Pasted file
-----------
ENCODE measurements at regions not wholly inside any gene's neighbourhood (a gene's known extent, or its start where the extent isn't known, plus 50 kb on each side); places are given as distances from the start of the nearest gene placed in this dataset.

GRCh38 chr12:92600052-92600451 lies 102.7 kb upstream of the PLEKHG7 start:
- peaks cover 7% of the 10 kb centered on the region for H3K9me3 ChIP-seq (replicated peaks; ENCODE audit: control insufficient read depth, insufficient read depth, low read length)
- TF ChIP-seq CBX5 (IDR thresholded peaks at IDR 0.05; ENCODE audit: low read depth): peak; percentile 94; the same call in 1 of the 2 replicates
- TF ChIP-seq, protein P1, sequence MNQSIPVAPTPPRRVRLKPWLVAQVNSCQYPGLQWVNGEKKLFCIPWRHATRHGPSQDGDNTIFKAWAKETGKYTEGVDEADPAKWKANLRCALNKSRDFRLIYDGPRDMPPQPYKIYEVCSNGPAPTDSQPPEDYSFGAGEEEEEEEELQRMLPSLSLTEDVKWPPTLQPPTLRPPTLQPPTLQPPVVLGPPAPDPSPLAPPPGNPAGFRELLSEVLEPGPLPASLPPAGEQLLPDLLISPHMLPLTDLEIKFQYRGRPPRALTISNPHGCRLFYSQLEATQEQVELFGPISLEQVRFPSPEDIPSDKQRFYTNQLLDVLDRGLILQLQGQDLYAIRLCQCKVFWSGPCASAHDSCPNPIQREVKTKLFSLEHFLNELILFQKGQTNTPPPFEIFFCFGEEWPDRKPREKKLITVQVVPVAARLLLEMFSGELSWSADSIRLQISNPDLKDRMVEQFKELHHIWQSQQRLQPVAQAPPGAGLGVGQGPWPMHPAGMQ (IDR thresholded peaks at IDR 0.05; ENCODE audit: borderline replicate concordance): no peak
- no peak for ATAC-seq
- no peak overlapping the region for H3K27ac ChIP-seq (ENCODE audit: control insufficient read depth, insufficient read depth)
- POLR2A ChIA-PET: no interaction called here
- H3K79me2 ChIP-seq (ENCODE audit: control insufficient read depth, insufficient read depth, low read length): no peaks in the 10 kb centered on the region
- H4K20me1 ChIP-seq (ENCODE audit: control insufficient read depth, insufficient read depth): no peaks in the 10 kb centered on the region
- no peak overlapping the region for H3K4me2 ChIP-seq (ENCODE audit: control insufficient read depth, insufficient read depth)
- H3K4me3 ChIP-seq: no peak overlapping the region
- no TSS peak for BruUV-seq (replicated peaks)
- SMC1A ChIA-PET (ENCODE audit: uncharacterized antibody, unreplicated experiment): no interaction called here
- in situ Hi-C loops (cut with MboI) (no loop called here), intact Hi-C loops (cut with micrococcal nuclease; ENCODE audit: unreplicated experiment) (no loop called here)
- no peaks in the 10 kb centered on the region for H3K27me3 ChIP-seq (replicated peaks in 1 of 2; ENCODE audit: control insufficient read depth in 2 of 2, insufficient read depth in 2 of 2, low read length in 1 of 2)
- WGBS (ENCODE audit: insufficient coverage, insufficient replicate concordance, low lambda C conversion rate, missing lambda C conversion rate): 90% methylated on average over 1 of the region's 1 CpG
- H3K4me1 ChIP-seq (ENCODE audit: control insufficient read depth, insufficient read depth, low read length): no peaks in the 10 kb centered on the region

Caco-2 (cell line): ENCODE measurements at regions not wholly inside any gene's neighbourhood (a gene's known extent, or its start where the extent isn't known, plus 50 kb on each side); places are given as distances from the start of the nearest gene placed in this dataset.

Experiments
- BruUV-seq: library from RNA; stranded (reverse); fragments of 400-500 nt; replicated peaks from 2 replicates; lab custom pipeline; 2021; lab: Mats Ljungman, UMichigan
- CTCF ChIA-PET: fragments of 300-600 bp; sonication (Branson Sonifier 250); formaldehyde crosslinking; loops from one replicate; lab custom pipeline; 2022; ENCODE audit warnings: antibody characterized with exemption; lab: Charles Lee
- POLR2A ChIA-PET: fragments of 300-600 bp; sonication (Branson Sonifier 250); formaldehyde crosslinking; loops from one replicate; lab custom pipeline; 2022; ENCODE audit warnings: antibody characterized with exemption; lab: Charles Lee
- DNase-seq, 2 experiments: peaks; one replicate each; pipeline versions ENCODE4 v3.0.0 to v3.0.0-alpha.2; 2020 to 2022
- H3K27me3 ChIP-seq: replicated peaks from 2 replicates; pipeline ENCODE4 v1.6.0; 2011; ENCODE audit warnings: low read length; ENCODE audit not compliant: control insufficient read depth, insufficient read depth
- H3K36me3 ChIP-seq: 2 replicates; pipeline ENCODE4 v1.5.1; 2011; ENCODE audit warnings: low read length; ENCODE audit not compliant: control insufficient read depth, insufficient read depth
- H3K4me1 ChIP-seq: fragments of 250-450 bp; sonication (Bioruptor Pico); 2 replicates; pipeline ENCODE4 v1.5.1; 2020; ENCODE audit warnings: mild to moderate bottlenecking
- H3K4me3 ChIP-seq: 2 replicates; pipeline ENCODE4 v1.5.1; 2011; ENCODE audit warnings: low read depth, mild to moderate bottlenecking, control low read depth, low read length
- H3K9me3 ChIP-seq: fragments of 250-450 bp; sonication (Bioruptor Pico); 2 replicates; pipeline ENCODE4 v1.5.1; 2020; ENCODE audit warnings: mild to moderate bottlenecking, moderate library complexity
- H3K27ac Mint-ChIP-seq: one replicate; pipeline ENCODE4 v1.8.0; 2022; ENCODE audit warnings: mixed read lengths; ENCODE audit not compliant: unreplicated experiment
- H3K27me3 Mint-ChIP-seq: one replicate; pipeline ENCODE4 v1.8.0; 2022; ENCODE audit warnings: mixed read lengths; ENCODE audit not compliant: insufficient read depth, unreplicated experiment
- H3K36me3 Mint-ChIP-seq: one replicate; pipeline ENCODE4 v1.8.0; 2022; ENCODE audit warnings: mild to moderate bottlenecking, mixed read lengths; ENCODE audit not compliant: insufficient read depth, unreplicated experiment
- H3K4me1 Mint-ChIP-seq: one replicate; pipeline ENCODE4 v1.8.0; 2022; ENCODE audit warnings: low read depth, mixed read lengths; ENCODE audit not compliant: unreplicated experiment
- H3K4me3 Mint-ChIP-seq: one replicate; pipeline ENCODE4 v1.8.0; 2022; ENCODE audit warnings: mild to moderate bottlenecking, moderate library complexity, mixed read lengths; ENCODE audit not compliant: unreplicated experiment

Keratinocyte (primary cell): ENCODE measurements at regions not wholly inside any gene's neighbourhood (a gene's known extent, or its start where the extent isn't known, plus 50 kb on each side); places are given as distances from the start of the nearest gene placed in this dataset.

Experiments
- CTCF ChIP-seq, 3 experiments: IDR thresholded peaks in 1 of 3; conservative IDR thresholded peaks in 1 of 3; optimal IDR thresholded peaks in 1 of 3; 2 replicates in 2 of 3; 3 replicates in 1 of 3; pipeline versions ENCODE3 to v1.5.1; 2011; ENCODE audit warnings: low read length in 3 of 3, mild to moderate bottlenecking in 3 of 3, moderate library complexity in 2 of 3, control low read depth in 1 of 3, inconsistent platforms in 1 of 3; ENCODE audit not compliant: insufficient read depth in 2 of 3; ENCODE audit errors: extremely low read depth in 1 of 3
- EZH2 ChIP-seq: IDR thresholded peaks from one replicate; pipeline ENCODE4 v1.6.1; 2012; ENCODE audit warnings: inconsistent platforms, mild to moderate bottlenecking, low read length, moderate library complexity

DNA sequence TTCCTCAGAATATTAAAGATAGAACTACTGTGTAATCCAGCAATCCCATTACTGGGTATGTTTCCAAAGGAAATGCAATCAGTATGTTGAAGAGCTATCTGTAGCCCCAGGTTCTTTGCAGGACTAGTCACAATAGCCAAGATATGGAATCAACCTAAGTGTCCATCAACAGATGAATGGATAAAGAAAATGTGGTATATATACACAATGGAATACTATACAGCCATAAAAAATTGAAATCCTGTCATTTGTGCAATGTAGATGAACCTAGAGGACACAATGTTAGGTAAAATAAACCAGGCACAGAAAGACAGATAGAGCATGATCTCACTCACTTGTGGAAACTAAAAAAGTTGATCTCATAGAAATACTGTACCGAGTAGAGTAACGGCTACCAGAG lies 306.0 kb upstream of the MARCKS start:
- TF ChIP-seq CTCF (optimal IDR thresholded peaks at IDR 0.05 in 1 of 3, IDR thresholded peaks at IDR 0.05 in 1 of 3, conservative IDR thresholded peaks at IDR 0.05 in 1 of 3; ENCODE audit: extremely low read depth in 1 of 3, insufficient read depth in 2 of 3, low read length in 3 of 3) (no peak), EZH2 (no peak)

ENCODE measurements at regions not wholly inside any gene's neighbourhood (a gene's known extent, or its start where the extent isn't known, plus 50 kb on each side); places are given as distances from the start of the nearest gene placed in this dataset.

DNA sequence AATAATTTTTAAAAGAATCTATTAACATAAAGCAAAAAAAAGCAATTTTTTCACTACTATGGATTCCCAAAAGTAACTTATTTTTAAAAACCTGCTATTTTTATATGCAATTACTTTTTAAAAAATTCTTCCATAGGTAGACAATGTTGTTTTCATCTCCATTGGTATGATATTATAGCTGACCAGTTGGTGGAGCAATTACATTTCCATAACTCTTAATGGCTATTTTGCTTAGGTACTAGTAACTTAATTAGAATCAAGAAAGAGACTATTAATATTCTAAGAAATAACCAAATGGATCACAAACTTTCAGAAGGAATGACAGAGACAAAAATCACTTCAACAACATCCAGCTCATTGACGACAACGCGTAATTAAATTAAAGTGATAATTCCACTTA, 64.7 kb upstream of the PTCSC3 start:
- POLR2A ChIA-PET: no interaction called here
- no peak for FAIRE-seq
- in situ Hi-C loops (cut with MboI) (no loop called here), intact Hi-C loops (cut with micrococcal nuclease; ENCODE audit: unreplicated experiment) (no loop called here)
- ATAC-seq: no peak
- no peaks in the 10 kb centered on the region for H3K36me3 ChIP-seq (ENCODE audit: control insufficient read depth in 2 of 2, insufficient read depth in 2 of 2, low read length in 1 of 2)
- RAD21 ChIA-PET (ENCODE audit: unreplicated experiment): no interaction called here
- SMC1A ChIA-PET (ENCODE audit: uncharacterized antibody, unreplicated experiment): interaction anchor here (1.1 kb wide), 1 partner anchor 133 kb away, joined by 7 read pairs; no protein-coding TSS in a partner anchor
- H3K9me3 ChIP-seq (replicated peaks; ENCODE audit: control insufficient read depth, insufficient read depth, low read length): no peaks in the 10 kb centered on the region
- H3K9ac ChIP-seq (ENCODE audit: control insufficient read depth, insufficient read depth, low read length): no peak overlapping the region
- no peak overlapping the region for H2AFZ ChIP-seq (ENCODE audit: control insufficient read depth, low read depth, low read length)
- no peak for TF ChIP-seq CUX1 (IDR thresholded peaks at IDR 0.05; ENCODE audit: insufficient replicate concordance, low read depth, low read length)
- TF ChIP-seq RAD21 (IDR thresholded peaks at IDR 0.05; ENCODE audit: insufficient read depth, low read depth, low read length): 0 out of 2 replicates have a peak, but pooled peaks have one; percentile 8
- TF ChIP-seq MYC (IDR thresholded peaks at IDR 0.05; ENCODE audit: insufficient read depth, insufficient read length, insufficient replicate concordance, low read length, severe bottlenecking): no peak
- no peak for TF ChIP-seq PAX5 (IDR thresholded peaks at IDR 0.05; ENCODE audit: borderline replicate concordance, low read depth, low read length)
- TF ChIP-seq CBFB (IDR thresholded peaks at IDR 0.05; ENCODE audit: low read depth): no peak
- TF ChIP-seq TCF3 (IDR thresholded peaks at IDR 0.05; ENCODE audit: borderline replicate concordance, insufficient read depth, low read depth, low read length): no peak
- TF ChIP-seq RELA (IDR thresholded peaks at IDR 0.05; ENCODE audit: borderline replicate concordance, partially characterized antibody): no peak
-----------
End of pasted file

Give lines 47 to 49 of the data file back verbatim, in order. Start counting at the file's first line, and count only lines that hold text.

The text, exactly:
- no peaks in the 10 kb centered on the region for H3K36me3 ChIP-seq (ENCODE audit: control insufficient read depth in 2 of 2, insufficient read depth in 2 of 2, low read length in 1 of 2)
- RAD21 ChIA-PET (ENCODE audit: unreplicated experiment): no interaction called here
- SMC1A ChIA-PET (ENCODE audit: uncharacterized antibody, unreplicated experiment): interaction anchor here (1.1 kb wide), 1 partner anchor 133 kb away, joined by 7 read pairs; no protein-coding TSS in a partner anchor